- What’s your favourite book? In no particular order: The Shrine of Jeffrey Dahmer by Brian Masters, The Duncton Wood series by William Horwood,
- What’s your favourite line from any book?
‘But she was (a hero) and I am…’
‘And what are you?’
‘An ordinary (person).’
‘We are all of us ordinary (people), and it was for us she journeyed, not to show us the way, for that is for each of us to find, but to show us how to journey, and that it could be done by any one of us. That is by far the greater gift.’
~William Horwood, Duncton Stone
- Have you ever googled yourself? What made you laugh, what made you cry? I haven’t done it in a very long time, but I did once find out I have the same name as a professional boxer. Less amusing was when I found some jerk throwing an entitled snit fit on his blog because the storyline in one of my books didn’t go the way he wanted it to. I won’t be googling myself again in a hurry.
- Would you rather have a cat or dog? Why? I would rather have a rat! Cats and dogs are nice, but it’s rats I really bond with. I find them completely adorable, and I love how playful and mischievous they are.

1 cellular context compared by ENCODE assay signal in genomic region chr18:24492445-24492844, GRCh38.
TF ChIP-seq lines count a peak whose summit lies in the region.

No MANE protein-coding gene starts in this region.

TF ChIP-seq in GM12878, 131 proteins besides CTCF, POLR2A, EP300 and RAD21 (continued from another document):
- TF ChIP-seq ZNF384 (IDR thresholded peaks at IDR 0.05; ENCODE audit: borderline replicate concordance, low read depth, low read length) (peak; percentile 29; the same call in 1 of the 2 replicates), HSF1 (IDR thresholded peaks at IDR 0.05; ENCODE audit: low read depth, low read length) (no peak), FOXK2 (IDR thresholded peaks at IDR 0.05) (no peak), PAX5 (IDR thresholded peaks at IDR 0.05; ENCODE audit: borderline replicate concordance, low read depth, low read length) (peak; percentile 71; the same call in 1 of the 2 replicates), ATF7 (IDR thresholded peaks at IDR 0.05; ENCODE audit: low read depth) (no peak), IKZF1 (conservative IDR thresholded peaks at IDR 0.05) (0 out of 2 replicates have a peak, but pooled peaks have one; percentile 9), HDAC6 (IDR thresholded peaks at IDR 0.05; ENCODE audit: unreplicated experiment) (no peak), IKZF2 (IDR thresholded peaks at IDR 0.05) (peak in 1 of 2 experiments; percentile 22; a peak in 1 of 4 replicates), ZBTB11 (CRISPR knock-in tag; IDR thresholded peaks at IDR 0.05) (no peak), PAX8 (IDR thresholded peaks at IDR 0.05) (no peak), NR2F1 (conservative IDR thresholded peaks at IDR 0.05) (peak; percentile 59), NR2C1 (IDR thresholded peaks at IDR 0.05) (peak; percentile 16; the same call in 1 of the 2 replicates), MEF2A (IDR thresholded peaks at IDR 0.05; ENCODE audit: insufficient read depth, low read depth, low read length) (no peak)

- If you were attending a fancy dress party, what would your costume be and why? A griffin! For one thing, I already have the costume. I made it to wear to a convention.
- If you had to participate in any reality TV show, which one would you choose? I despise reality TV.
- How do you feel about going to a movie alone, or eating alone in a restaurant? Suits me just fine; I do it all the time.
- What is the wall paper/screen saver on your computer? My current wallpaper is one of my drawings! I have a character who is an eccentric history scholar and inventor, and just for fun I decided to draw him as he would appear if he lived in modern times – tapping away on a laptop while wearing a t-shirt that says “Nerd Power!”.
- If a film was made about you and your life would it be a drama, comedy, rom-com etc? Which actor would play you? I’d say a satirical comedy. Thora Birch could play me, but she’d need to put on a few pounds for the role.
- Favourite place you have ever travelled to, and why? Gosh, I’m really not sure. LA was cool. Christchurch was atmospheric and arty. I think I’ll go with Tasmania, because that’s where I was when I came up with the idea for The Dark Griffin. Plus it’s a beautiful place.